Impact of Social Benefits on the Fertility of Germans and Turkish Immigrants
Content and Objective
The significance of female migration is increasing in the debate on the study of the continuing low birth level in Germany. It is known from the research to date that most women who migrate to Germany are of reproductive age and come from countries where fertility is high. The fertility level of ethnic minorities, for instance women of Turkish origin, continues to be much higher than that of German women after they migrate. For this reason, the research project addresses the causes of the differences in fertility between Turkish women living in Germany and German women. The aim is in particular to find out what role is played by social networks and informal support services when deciding to have a child.
The significance of social support and social capital in terms of reproductive conduct is currently not receiving much attention in the literature. Studies on the significance of the grandparents in relation to informal support for their children and grandchildren are still largely in their infancy. Demographic change however particularly suggests that more attention needs to be directed specifically at the grandparents when studying informal support networks since this is where the potential care relationship has changed considerably in recent years. More and more grandparents are able to help fewer and fewer grandchildren.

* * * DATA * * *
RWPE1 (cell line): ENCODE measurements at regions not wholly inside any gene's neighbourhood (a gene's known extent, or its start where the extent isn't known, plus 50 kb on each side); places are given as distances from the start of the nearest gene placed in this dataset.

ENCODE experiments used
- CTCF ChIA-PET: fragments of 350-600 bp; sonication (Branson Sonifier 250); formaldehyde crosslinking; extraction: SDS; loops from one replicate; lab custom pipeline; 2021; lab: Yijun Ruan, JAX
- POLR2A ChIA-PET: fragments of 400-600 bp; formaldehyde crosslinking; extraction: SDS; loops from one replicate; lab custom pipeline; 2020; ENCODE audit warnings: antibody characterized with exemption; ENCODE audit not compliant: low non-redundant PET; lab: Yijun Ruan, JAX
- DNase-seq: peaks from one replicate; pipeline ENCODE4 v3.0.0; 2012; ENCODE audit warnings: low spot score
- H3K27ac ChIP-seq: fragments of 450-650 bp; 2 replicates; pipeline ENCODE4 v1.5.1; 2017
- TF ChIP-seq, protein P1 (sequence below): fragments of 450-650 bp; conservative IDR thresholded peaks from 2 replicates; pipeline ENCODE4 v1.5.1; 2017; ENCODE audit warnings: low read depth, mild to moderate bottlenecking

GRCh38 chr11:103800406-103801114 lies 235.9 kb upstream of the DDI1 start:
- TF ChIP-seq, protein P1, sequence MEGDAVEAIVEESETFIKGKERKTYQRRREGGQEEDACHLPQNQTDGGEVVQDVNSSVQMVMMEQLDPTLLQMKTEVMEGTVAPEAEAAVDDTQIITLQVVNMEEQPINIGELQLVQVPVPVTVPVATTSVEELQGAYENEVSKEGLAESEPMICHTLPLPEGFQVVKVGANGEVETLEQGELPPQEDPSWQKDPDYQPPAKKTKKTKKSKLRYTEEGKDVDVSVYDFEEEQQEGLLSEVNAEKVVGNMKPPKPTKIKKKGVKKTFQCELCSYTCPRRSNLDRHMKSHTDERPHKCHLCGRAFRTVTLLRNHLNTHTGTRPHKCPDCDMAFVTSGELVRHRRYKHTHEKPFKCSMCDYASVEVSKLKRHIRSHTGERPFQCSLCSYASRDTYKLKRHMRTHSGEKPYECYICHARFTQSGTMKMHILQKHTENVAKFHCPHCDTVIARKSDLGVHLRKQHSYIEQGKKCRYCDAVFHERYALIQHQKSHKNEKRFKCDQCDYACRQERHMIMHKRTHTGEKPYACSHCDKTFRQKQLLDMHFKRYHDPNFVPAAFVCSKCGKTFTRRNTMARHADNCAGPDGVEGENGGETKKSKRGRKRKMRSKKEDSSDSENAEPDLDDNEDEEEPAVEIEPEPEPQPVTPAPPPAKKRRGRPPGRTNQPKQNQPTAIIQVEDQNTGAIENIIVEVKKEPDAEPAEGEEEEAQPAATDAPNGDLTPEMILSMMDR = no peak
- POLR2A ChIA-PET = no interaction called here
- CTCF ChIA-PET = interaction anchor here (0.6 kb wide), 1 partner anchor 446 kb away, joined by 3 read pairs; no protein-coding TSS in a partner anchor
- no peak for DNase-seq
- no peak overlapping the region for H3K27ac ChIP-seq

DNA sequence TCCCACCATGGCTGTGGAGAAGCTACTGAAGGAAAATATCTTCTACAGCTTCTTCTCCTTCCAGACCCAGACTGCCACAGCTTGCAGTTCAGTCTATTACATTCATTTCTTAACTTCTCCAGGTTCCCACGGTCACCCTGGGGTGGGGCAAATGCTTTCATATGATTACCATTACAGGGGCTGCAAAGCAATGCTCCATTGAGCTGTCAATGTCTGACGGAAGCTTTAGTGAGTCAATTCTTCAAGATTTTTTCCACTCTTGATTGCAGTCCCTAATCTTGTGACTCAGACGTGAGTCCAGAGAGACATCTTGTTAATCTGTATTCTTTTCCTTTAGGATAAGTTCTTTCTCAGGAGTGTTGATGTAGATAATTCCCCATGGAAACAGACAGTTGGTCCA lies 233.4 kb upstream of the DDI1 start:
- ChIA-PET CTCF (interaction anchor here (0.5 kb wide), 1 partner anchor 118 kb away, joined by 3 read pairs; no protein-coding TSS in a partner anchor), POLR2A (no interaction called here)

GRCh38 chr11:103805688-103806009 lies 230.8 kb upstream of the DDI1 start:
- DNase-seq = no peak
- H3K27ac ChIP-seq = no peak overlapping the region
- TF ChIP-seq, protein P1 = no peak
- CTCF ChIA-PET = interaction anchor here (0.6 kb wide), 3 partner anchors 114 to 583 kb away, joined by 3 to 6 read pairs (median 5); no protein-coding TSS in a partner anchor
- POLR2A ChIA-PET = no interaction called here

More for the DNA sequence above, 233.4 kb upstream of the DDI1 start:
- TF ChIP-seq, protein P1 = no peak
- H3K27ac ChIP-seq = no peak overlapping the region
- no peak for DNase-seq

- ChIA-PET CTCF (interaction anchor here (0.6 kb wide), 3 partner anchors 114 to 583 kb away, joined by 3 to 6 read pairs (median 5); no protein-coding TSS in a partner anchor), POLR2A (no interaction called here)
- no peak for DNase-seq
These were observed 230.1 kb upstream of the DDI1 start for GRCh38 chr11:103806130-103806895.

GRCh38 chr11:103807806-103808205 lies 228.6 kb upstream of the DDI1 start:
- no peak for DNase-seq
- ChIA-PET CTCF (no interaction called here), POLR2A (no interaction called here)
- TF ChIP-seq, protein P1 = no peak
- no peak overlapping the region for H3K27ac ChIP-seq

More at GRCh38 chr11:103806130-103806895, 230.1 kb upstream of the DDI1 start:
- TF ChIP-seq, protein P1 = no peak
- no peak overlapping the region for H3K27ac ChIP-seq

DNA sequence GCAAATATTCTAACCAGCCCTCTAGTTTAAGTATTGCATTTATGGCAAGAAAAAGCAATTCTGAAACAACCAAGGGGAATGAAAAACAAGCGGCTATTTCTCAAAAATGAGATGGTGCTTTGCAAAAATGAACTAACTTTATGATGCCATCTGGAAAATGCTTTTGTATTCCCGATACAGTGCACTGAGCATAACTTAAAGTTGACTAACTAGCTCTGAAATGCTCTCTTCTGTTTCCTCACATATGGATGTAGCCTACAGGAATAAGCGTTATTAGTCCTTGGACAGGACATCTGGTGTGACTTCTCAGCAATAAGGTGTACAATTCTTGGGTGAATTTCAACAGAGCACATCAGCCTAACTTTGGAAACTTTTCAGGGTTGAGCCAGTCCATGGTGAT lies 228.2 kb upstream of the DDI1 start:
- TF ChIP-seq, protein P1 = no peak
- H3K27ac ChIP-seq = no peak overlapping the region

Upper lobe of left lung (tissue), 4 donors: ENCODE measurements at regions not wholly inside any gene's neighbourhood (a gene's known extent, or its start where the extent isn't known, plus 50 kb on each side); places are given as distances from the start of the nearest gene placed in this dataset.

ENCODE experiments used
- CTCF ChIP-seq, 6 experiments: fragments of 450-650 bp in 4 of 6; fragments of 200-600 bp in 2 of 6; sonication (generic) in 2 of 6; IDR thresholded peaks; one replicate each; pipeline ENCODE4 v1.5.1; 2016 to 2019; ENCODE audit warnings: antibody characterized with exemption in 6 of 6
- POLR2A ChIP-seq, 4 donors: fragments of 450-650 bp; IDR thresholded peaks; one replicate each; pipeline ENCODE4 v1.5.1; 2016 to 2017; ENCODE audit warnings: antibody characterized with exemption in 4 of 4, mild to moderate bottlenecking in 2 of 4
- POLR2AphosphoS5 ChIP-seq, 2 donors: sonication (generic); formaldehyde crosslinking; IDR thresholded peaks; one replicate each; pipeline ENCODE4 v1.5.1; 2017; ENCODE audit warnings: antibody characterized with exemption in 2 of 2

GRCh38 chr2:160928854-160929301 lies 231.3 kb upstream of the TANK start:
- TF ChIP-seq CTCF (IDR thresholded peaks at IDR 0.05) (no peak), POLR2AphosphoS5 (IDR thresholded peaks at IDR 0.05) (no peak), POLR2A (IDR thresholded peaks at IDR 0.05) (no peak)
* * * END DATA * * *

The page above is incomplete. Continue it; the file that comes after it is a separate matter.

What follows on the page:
The theoretical background is formed both by presumptions of the classical socioeconomic fertility theories and by cultural aspects. Furthermore, (socio-)psychological fertility theories can also be applied.
In addition to the view of the social networks and informal support, the individual care preferences must also be included in the considerations since one presumes that these are cultural in nature, and hence that there are differences. When it comes to parents who prefer to look after their children themselves, the influence of informal support will be different than with parents who are in favour of having others look after them.